On Mon, 19 Feb 2007, Alvaro Herrera wrote:

We already have a "combined GUC option" that is used to change two different things (DateStyle) and I regularly see people confused about how to use it.

You already have a combined GUC option called log_destination that's sitting in the appropriate area of the configuration file, doing something similar to what's needed for the new feature. People confused by that are already confused.

Also, "sql" is not really a destination -- it is a format.

A log file with a different name is another destination. eventlog is certainly a different format and it's sitting happily as an option there. I haven't heard anyone make a useful argument yet as to how insert/sql logs are any different than the current way that stderr, syslog, and eventlog are all possibilities now for log_destination, each with their own little quirks (and in the case of syslog, their own additional GUC parameters).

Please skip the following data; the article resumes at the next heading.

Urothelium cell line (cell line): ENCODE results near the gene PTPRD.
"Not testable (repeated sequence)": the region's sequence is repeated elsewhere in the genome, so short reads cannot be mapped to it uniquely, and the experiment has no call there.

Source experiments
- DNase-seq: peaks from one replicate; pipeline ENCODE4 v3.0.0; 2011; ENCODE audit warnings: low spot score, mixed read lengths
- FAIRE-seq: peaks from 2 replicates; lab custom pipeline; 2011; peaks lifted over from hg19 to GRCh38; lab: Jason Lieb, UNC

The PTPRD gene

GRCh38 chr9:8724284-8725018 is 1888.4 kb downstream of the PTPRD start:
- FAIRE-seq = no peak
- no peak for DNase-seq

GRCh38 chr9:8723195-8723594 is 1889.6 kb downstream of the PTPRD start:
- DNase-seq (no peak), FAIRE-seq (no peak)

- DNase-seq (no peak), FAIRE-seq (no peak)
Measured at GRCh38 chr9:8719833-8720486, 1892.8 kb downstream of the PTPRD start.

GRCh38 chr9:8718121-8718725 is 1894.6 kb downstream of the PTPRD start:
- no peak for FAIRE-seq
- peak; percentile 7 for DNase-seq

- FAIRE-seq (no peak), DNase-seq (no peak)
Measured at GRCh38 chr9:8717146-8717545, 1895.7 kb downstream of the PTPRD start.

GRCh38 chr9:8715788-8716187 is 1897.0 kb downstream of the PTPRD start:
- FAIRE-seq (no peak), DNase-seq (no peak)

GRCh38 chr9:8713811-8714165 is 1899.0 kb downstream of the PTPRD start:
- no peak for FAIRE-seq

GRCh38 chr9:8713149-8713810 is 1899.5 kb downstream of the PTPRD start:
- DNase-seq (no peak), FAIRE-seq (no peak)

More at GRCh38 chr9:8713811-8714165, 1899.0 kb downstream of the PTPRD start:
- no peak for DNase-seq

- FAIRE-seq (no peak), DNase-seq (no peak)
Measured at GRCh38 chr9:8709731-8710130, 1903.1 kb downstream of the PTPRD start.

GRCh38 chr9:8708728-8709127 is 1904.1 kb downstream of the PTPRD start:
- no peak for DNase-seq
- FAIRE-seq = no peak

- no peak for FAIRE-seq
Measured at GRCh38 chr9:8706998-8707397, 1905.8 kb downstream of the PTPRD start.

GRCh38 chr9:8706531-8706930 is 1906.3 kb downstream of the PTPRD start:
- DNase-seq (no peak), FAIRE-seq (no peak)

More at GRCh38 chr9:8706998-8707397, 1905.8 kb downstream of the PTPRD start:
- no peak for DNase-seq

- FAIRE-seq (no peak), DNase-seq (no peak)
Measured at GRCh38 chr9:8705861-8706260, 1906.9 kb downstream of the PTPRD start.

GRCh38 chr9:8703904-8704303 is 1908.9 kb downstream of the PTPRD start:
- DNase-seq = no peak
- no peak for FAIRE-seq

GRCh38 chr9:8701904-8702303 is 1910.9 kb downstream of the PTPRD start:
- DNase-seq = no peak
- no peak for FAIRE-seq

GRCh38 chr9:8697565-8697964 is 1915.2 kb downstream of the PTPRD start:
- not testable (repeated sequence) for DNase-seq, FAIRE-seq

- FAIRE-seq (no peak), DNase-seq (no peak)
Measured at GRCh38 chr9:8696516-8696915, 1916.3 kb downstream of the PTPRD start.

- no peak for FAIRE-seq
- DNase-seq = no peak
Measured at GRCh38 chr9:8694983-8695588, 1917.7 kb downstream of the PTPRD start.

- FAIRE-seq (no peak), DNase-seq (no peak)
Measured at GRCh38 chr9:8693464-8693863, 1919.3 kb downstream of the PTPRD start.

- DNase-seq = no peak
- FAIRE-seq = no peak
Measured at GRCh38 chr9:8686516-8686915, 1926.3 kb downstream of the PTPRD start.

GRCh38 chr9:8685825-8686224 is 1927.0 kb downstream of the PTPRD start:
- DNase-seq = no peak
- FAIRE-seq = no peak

That way you can choose to have one or the other, or both if you're really dumb.

The fact that you're characterizing people who might want both as "really dumb" tells me you're not familiar with enterprise logging requirements. I already commented on situations where wanting both types of output going at once is going to absolutely be a requirement in some environments for this feature addition to be useful; there are a lot of large operations that rely heavily on features like syslog to help manage their systems. Most of the places I've worked at, the syslog server where the analysis is running wasn't necessarily even in the same state as the machine generating the log entries.

I know I can't deploy this feature unless it operates in parallel with the existing text-based info going to syslog, both because of that and because of transition issues--I can't disrupt the existing logs to test a new log mechanism until that new mechanism has proven itself. I'll probably deploy it with both turned on forever once it's available.

As for your comments on syslog vs. stderr, I completely agree with Guillaume's response to you on that subject. The stderr output is difficult to use for the reasons he describes, but the kind of environments that use complicated logging aren't relying on that anyway. I wouldn't get distracted by fixing that implementation when it's functional enough for most who are satisfied with stderr output.

* Greg Smith [EMAIL PROTECTED] http://www.gregsmith.com Baltimore, MD

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